Responsive

How to build a responsive grid system

One of the best complement for a custom web design is a custom-made responsive grid system. You can customize everything you need, including the number of columns, the size of columns and gutters and even the breakpoints you change your layouts at.

Unfortunately, many people don’t even try building custom grids for their web designs because they lack the knowledge and confidence to build one.

So, in this article, I want to help you gain the knowledge and confidence you need to build a custom-made grid. Hopefully you can break away from frameworks and try a custom grid for your next project by the end of this article.

Designing grids

I’d be telling you the obvious if I said that grids are important in web design. You already knew that. You probably have even coded a few grids with frameworks like Foundation or Bootstrap. You may even have created a custom grid manually, or using a grid layout tool like Susy.

But have you stopped to think about these questions for the grids you’ve made?

  • How many columns should you have?
  • Should the columns be evenly sized?
  • How big should columns and gutters be?
  • How does the grid respond to different viewports?

What are your answers?

I have searched high and low for answers to these questions in the past few months. Here’s an article consolidating everything I know about designing grids right now. Hopefully, it’ll help answer the questions you have as well.

Everything about the Modular Scale Sass Libary and Modular Scale with Typi

Previously, I shared the theory about adjusting your Modular Scale scale to size your headers for different devices. I also covered how you can do it with the Modular Scale plugin for the 4th method.

Today, I want to share more about the Modular Scale library so you can learn to integrate it into your project easily. I’m also going to share with you how to use Modular Scale with Typi.

Changing Modular Scale Ratio at Different Breakpoints

I spoke about why you may have problems with large font-sizes on the mobile and the four methods to deal with it in a previous article. In this article, we’re going to look at implementing the fourth method that was mentioned—changing the Modular Scale ratio at different breakpoints.

Responsive Modular Scale

Do your font-sizes look gigantic on the mobile? You’re not alone. It’s a common problem many people have when using Modular Scale for responsive websites.

In this article, I want to share with you how this problem arises and how to fix it so you no longer have font-size woes.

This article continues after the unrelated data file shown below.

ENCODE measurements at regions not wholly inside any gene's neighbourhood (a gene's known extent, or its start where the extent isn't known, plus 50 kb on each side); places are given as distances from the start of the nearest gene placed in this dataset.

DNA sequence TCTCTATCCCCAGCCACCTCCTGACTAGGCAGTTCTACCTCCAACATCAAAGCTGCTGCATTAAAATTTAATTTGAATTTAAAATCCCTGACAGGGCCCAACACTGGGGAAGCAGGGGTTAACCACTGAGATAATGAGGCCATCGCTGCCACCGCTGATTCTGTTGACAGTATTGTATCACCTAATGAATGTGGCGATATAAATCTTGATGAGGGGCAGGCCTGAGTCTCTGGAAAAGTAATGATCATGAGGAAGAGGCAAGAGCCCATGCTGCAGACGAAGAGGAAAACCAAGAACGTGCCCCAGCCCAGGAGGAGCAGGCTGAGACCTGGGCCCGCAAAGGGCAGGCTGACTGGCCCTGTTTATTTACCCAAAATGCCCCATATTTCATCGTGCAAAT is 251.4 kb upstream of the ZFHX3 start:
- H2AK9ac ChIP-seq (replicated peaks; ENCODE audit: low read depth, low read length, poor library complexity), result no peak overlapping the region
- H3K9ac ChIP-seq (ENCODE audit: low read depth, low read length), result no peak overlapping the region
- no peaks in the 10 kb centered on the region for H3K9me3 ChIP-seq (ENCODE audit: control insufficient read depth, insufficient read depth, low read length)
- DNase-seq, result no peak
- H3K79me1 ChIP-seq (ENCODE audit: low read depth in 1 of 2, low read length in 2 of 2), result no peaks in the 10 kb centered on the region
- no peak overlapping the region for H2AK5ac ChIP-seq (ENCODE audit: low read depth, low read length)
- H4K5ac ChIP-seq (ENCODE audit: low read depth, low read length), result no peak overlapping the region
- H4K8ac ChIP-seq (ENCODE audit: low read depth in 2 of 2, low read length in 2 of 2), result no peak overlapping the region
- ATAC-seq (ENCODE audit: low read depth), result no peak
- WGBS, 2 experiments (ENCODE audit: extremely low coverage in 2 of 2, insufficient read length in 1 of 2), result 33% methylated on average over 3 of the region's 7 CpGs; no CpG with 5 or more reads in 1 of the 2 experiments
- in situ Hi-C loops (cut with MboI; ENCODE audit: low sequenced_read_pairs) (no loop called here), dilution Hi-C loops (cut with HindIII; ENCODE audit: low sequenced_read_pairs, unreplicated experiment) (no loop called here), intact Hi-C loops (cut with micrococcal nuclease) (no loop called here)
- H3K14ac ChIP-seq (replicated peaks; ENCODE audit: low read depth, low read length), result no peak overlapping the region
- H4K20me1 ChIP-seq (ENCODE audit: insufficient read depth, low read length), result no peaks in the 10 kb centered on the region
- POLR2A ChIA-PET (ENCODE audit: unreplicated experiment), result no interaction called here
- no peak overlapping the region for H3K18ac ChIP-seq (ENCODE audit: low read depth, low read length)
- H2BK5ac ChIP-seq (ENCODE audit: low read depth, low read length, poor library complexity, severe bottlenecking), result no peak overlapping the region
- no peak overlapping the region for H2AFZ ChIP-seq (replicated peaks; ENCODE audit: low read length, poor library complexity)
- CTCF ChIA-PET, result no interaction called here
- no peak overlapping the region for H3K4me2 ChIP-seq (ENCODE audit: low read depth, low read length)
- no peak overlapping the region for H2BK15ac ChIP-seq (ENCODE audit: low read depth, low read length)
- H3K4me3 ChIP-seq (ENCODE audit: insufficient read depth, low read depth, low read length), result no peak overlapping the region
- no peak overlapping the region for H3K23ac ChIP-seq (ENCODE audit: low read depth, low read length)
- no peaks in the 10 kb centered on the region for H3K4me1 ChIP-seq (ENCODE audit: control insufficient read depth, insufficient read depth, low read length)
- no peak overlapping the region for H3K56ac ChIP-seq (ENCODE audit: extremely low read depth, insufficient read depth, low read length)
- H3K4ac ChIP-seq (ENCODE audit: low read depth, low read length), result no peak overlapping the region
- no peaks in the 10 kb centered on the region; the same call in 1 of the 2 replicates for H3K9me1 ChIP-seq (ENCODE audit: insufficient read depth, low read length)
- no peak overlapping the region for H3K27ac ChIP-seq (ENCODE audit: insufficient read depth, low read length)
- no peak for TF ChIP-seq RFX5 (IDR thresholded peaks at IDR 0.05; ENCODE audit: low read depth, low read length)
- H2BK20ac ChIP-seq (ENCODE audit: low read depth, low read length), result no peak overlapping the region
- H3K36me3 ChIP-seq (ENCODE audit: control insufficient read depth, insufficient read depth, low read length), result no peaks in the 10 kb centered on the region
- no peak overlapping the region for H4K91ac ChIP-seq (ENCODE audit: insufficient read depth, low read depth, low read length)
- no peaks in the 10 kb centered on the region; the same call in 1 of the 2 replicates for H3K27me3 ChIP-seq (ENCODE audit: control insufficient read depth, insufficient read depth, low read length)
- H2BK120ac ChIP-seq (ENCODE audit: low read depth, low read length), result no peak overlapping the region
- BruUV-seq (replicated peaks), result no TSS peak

Ready? Let’s go.

Advanced Usage with Typi

Last week, I wrote a tutorial to show you how to use the mixins and functions of Typi, a library I’ve created for responsive typography. There’s a lot more to Typi that I can cover in one article. So, this week, I’m going to show you some advanced tips that I use with Typi so you can use them as well.

An In-depth Tutorial to Typi

Typi is a library I’ve created to help make responsive Typography easy. I first talked about Typi when I released the article on responsive typography in January 2016. Since then, I’ve added new functionalities to Typi to make it even better.

In this article, I’m going to tell you what Typi can do and how to use it.

Moving from HTML Grid Systems to CSS Grid Systems

I think it was a few months ago where someone asked me if I had any pointers to help them transit from Bootstrap’s dom-littering .col classes to either Susy or Neat. It struck me that I haven’t talked about this even though I’ve been using Susy grids for so long!

Anyway, this transition is a fairly big undertaking if you’re doing it for the first time. Allow me to walk you through a four-step process that I use in this article.

PX, EM or REM Media Queries?

Have you wondered if you should use px, em or rem for media queries? I had the same question too, and I never figured it out, not till now.

When I first created the mappy-breakpoint library over a year ago, I used rem units. Then after a conversation with Sam Richard, I quickly switched to em instead because I found out there isn’t a difference between the two.